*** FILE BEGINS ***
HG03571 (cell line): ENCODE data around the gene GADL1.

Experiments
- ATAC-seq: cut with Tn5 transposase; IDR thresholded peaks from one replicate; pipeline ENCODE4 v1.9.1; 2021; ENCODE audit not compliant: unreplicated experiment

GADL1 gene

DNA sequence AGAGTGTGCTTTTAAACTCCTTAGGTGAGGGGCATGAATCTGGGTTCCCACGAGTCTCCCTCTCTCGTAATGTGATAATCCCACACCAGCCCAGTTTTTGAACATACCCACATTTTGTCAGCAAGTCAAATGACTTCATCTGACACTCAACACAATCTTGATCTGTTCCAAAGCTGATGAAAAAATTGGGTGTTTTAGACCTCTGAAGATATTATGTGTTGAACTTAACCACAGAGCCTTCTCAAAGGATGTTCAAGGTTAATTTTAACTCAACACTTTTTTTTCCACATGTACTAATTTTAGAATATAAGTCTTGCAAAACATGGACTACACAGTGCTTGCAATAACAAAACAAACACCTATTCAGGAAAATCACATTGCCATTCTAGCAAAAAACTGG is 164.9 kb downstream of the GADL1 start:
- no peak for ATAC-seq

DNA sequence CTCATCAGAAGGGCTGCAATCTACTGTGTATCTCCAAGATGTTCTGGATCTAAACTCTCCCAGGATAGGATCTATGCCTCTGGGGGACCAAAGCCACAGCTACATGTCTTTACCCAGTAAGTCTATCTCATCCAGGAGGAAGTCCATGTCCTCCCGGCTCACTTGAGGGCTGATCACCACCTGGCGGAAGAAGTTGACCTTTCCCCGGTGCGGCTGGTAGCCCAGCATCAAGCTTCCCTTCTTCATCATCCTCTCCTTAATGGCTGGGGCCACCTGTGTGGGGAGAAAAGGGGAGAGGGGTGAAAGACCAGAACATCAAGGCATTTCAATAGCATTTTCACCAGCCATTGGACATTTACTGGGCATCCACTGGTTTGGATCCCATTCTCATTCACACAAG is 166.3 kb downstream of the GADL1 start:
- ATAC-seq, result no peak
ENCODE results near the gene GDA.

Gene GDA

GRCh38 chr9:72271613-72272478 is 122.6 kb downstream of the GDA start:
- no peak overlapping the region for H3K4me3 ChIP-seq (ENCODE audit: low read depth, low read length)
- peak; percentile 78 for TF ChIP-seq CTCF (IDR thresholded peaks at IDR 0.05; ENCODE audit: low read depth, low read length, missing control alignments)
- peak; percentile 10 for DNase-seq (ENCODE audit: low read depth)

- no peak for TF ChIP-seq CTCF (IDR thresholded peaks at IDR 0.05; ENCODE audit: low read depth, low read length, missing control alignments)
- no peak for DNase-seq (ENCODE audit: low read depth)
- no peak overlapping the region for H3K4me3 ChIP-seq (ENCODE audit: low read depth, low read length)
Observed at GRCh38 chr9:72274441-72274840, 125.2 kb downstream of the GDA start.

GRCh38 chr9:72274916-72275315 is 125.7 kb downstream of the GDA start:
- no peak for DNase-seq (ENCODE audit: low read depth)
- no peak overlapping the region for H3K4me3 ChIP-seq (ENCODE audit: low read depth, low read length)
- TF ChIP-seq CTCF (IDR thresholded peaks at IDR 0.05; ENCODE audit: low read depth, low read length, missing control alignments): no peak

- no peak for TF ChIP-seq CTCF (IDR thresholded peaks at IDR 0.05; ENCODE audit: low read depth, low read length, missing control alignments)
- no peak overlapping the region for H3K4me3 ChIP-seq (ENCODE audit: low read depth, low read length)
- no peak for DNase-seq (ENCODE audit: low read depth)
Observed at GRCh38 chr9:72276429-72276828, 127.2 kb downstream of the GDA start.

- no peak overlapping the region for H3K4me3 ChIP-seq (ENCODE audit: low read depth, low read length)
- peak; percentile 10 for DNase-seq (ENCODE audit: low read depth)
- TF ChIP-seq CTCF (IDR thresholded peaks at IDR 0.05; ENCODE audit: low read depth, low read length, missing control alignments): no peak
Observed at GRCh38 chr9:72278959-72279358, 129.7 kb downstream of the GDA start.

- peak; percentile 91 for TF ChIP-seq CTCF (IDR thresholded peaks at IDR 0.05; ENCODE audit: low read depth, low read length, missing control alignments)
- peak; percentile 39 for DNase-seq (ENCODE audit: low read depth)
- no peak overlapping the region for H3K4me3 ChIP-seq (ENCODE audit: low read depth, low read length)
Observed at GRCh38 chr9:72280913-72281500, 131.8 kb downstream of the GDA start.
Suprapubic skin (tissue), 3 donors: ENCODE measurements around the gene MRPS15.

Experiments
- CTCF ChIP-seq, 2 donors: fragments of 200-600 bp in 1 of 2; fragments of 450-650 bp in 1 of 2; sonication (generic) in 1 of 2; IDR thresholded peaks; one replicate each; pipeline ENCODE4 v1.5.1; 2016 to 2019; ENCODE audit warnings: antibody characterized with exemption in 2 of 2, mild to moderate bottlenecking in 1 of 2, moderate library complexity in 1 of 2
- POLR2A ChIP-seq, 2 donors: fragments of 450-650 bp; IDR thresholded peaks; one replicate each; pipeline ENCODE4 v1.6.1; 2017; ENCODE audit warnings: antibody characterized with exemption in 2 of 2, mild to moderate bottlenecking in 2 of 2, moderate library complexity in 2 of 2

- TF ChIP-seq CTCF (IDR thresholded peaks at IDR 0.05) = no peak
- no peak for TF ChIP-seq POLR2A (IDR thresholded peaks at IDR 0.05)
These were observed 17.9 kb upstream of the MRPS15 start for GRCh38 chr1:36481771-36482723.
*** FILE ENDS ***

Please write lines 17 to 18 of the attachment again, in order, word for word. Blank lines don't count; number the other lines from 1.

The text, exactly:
- no peak overlapping the region for H3K4me3 ChIP-seq (ENCODE audit: low read depth, low read length)
Observed at GRCh38 chr9:72274441-72274840, 125.2 kb downstream of the GDA start.